11 Iron Expert: Richard Hurrell Derive requirements using factorial approach (including bioavailability data) Bioavailability data required for different population groups (subject and food effects) Data required on obligatory losses in different population groups (menstruation, lactation, elderly) Genetic pre-determinants of iron absorption: further investigations required as variations in iron status largely unexplained Obesity and overweight result in inflammation and possible different requirements: status biomarkers required for inflammatory states

12 Selenium Expert: John Hesketh Dose response data most appropriate for deriving requirements (factorial estimates not appropriate) Current selenium biomarkers up to ~100µg/day, require new biomarkers to cover a range of health outcomes (e.g. in particular µg/day) Risk:benefit analysis for intake vs health (narrow range) Inter-individual variability: more data required for I-S-H SNPs Consider effect of different selenium species/forms Multiple micronutrient interaction (iodine, vitamin E, ascorbic acid)

13 Vitamin B12 Experts: John Scott & Anne Malloy Dietary requirements should be based on intake-status relationship (dose response) : insufficient data to use factorial approach The lack of a functional B12 biomarker  limited data on which to base dose- response relationships Few (and conflicting) data on inter-individual variability (possible polymorphisms for transcobalamin-2 binding proteins?) Bioavailability: problems with gastric atrophy in elderly Interactions: folate supplementation may mask B12 deficiency Unclear whether scaling between population groups is valid, but currently the only option

14 Folate Experts: John Scott & Anne Malloy Factorial estimates not appropriate for deriving requirements: need to use dose response Assessment of dietary intakes affected by different bioavailability of folate and folic acid: need to apply dietary folate equivalents (DFEs). DFE ratio of 1.7 is not universally accepted Strong evidence base for the relationship between folate intake and neural tube defects Possible dietary interactions between folate and choline/betaine or zinc MTHFR polymorphisms do not need to be considered when deriving requirements as overridden by the impact of ethnic variability and intake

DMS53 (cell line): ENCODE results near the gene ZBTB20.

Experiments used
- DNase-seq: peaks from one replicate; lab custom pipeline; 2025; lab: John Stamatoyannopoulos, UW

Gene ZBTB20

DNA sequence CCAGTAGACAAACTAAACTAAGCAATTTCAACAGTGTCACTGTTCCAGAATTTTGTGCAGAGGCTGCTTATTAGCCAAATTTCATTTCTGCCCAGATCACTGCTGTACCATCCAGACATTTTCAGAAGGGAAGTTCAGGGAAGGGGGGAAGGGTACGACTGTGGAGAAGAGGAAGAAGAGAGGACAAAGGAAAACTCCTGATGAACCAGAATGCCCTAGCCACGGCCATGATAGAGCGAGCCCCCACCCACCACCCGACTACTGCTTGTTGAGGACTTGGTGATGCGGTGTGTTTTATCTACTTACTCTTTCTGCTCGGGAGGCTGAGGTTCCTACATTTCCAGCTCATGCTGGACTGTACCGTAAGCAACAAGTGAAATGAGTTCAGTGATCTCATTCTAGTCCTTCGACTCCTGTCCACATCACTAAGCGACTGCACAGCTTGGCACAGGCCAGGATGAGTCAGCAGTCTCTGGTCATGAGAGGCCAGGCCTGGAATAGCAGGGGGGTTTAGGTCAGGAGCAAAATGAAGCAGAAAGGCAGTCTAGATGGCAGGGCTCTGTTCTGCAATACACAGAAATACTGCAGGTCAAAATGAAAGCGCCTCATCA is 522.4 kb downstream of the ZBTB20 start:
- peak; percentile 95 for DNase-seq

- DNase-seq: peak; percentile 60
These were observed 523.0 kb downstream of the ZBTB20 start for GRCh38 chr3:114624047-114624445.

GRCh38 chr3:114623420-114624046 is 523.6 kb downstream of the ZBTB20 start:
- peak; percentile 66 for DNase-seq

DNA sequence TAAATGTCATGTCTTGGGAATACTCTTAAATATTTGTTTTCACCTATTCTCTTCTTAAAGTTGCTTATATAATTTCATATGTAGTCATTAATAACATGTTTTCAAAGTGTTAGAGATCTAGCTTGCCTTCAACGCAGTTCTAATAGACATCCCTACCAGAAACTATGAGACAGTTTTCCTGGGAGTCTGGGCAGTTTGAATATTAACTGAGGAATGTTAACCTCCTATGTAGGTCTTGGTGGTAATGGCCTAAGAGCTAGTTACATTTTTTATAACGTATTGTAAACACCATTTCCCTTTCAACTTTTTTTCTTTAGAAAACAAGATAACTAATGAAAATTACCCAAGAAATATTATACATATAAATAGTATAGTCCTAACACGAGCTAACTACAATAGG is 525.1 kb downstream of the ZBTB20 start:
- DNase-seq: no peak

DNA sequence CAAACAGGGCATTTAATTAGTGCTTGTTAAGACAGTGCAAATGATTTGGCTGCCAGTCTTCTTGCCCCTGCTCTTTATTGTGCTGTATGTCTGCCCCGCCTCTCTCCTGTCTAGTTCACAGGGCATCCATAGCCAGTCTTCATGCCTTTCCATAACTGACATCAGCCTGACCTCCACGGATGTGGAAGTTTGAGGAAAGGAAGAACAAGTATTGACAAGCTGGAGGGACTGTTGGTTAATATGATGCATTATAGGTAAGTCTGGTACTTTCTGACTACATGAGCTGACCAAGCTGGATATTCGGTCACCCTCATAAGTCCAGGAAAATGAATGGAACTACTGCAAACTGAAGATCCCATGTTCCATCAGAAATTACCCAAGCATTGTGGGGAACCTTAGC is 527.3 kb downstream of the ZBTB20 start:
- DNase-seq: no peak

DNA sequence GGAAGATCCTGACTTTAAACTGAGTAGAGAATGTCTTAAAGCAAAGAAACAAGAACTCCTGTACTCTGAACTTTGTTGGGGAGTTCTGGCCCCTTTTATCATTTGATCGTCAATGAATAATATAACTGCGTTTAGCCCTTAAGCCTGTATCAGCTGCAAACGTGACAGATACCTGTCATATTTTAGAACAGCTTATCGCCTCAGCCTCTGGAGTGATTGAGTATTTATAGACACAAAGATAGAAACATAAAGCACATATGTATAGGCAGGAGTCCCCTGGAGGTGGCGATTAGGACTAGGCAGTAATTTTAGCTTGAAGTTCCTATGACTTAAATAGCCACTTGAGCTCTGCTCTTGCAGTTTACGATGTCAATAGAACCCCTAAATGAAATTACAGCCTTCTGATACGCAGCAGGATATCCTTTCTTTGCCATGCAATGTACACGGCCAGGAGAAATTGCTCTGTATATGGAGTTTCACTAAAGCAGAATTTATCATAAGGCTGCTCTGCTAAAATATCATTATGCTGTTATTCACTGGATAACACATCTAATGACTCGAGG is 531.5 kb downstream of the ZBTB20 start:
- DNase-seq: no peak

15 Iodine Expert: Michael Zimmermann Factorial estimates for pregnancy and lactation are generally considered valid; those for infants are not (dose response data limited to studies using iodized oil ) Needs to be greater emphasis on infants and the elderly: requirements, health effects in these groups need to be defined Intake assessment in all populations requires most attention: (1) use of iodized salt & other vehicles by food industry, (2) decreased salt intake, (3) lack of accurate food composition data FFQ to assess intake in multiple settings should be evaluated Effects of micronutrient interactions: iron and selenium on requirements and status

16 Zinc Expert: Michael Hambidge The factorial approach with a bioavailability factor is the preferred approach for determining dietary zinc requirements: need to include effects of phytate (and other dietary factors e.g. Ca & Fe) Inter-individual variability: more data required, no evidence of ethnicity effect Most current knowledge of zinc homeostasis is based on research in healthy adult males: efforts should be made to obtain data on both genders at all ages, including during pregnancy and lactation (to avoid scaling) If scaling is only option, then need consensus regarding which growth/weight data to use Definition of population groups required, especially ‘elderly’: cut off points needed to define (un)healthy

17 Overall workshop outcomes General consensus on the usefulness of the EURRECA scheme for deriving DRVs Not a case of ‘one size fits all’ for DRVs: scheme reflects the need to assess different options based on availability of data for different micronutrients Scheme highlighted the paucity of data for some of the EURRECA priority micronutrients Highlighted the general need to develop approaches for evaluating data for multiple health outcomes and/or micronutrients (integration of outcomes) Consideration should be given to definitions of population groups and ‘healthy’, particularly in the context of normal ageing Agreement from invited experts to continue collaboration and offer input to EURRECA

18 Best Practice Guidelines Experts + Hb Low specificity Cut off criteria affected by age, sex, ethnicity etc ** F S/P ferritin Acute phase protein *** F Serum TfR *** F Serum Tf saturation Diurnal variation in serum Fe ** F + Systematic Reviews A set of Best Practice Guidelines for biomarkers of micronutrient status is being finalised Summarizes results of systematic reviews and quality- rated biomarkers (where SRs not performed)